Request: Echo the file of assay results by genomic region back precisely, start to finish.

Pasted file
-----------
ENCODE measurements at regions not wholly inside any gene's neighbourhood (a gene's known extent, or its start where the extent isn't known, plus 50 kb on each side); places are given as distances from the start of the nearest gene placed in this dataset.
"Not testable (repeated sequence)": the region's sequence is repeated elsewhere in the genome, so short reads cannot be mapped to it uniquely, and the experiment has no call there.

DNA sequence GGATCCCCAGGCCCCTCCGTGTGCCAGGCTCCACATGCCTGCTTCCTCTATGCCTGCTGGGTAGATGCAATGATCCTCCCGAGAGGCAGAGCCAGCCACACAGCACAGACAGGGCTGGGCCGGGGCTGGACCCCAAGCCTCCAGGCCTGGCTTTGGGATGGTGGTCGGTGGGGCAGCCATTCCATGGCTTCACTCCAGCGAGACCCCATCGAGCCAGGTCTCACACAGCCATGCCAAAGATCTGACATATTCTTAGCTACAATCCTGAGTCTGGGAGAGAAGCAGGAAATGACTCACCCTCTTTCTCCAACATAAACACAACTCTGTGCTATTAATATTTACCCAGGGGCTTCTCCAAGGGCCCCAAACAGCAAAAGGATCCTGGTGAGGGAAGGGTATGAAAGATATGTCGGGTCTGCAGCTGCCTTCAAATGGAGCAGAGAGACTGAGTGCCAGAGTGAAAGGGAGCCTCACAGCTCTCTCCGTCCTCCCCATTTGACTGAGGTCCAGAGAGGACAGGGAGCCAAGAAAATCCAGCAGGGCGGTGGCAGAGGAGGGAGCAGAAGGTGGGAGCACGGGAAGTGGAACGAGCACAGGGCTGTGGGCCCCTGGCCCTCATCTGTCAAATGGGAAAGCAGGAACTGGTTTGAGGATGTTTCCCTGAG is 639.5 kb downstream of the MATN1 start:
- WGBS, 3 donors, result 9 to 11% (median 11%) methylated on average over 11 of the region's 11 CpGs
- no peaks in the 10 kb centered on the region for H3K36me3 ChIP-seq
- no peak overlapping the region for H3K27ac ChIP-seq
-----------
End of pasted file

ENCODE measurements at regions not wholly inside any gene's neighbourhood (a gene's known extent, or its start where the extent isn't known, plus 50 kb on each side); places are given as distances from the start of the nearest gene placed in this dataset.
"Not testable (repeated sequence)": the region's sequence is repeated elsewhere in the genome, so short reads cannot be mapped to it uniquely, and the experiment has no call there.

DNA sequence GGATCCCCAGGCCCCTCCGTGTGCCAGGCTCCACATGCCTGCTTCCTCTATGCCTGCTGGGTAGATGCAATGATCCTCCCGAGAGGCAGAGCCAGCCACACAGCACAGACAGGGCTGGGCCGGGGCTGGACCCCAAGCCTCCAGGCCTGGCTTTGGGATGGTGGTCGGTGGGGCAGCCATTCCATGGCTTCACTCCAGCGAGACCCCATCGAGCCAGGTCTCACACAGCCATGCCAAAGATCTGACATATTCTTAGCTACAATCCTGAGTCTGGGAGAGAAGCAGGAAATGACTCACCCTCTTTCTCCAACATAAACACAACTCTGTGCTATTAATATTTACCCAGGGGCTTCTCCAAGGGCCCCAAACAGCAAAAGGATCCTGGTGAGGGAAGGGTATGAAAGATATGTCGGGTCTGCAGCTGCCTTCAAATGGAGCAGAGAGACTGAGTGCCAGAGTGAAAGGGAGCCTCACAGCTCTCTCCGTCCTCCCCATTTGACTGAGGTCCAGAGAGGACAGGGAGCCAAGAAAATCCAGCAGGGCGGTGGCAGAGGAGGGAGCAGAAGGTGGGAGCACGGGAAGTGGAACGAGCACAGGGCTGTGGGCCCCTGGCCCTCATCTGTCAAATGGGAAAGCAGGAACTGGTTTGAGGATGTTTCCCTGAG is 639.5 kb downstream of the MATN1 start:
- WGBS, 3 donors, result 9 to 11% (median 11%) methylated on average over 11 of the region's 11 CpGs
- no peaks in the 10 kb centered on the region for H3K36me3 ChIP-seq
- no peak overlapping the region for H3K27ac ChIP-seq